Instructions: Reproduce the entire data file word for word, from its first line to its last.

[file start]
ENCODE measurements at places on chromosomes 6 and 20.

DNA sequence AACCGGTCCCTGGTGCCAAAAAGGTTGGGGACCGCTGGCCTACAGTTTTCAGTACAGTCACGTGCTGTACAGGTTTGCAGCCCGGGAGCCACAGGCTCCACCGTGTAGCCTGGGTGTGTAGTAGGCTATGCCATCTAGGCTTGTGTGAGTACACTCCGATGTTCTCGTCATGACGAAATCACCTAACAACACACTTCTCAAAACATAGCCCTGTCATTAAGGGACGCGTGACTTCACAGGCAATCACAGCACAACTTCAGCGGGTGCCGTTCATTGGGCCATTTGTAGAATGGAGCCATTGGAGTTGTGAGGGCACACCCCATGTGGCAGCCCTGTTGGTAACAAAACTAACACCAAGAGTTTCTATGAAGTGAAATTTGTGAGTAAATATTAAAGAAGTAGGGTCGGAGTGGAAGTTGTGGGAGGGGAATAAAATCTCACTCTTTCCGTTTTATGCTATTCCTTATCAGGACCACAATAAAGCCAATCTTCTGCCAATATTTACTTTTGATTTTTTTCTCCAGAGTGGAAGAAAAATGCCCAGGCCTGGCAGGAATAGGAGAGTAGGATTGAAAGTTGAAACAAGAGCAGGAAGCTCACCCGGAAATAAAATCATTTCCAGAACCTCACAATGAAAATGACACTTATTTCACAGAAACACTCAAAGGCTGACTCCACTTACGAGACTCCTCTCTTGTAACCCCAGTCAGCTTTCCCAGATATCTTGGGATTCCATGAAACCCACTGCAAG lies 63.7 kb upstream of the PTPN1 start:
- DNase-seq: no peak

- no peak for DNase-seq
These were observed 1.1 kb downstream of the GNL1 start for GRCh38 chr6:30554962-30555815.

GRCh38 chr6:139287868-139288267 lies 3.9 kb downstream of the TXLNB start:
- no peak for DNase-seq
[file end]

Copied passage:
ENCODE measurements at places on chromosomes 6 and 20.

DNA sequence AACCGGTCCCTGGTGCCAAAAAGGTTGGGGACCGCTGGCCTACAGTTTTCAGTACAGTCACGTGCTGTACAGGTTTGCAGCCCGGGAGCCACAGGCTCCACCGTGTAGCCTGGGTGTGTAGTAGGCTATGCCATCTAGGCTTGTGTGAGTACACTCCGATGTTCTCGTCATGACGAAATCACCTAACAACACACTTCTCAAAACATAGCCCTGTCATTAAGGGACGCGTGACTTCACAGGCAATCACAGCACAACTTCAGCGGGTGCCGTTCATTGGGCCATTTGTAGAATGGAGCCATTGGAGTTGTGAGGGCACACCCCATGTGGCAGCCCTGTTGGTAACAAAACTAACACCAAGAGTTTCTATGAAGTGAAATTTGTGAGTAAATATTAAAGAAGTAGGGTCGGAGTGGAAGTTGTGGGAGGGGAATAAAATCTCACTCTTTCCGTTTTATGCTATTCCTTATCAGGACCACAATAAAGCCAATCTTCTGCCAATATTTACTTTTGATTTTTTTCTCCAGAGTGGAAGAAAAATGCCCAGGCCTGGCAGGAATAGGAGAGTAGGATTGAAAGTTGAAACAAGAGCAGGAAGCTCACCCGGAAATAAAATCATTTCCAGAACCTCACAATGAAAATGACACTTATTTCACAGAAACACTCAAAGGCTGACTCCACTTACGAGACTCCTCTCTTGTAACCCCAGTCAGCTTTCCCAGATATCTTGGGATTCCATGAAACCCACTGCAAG lies 63.7 kb upstream of the PTPN1 start:
- DNase-seq: no peak

- no peak for DNase-seq
These were observed 1.1 kb downstream of the GNL1 start for GRCh38 chr6:30554962-30555815.

GRCh38 chr6:139287868-139288267 lies 3.9 kb downstream of the TXLNB start:
- no peak for DNase-seq